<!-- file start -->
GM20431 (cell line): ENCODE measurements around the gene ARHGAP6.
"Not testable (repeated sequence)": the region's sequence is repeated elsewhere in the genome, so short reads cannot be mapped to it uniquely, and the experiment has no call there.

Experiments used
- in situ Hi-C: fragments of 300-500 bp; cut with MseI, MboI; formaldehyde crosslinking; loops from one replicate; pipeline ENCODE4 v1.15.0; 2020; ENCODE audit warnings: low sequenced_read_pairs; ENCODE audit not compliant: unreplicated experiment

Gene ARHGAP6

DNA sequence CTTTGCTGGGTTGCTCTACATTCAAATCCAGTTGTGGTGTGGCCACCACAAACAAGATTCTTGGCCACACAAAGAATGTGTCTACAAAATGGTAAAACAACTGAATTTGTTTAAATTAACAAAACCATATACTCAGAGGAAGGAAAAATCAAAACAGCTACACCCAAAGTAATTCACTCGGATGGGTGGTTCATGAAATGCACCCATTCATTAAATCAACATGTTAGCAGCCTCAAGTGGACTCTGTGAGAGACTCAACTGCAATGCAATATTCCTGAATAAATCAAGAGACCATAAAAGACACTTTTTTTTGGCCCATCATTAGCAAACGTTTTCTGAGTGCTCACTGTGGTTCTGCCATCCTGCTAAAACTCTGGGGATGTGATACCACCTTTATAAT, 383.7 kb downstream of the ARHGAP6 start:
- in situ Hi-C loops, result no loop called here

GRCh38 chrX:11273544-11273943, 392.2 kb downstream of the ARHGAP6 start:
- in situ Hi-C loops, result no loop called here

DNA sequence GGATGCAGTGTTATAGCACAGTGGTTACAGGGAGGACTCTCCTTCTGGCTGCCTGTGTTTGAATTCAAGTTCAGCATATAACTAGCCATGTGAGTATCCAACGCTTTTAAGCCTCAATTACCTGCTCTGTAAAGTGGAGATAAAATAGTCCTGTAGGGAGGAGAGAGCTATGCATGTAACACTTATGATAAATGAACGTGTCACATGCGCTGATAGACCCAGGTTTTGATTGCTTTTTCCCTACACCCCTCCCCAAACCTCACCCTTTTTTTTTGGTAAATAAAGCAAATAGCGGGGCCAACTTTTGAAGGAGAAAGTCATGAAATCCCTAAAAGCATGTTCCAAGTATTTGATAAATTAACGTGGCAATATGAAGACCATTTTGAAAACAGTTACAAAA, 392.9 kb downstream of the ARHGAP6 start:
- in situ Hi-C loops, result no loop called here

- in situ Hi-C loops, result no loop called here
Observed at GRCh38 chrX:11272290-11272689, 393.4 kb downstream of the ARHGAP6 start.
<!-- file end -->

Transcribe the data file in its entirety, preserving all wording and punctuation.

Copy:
GM20431 (cell line): ENCODE measurements around the gene ARHGAP6.
"Not testable (repeated sequence)": the region's sequence is repeated elsewhere in the genome, so short reads cannot be mapped to it uniquely, and the experiment has no call there.

Experiments used
- in situ Hi-C: fragments of 300-500 bp; cut with MseI, MboI; formaldehyde crosslinking; loops from one replicate; pipeline ENCODE4 v1.15.0; 2020; ENCODE audit warnings: low sequenced_read_pairs; ENCODE audit not compliant: unreplicated experiment

Gene ARHGAP6

DNA sequence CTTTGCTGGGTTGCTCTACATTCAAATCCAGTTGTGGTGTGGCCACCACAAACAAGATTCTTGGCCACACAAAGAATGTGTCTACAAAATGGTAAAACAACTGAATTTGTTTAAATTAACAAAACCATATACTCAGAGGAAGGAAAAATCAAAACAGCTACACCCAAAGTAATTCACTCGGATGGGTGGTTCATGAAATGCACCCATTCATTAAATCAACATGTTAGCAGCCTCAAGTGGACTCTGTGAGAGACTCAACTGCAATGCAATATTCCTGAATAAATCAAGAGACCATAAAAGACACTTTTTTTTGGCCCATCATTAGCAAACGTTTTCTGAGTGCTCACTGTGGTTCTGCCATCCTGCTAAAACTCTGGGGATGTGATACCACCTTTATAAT, 383.7 kb downstream of the ARHGAP6 start:
- in situ Hi-C loops, result no loop called here

GRCh38 chrX:11273544-11273943, 392.2 kb downstream of the ARHGAP6 start:
- in situ Hi-C loops, result no loop called here

DNA sequence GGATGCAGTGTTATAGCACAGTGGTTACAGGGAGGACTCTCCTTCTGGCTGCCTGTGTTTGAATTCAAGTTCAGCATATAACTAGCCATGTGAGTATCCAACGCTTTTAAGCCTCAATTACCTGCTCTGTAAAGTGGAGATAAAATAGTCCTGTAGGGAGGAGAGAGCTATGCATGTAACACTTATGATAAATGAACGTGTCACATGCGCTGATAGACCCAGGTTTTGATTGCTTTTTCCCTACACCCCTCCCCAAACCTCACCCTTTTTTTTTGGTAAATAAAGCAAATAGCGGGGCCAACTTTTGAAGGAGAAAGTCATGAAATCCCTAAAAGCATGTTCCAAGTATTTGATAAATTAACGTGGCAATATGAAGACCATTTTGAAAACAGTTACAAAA, 392.9 kb downstream of the ARHGAP6 start:
- in situ Hi-C loops, result no loop called here

- in situ Hi-C loops, result no loop called here
Observed at GRCh38 chrX:11272290-11272689, 393.4 kb downstream of the ARHGAP6 start.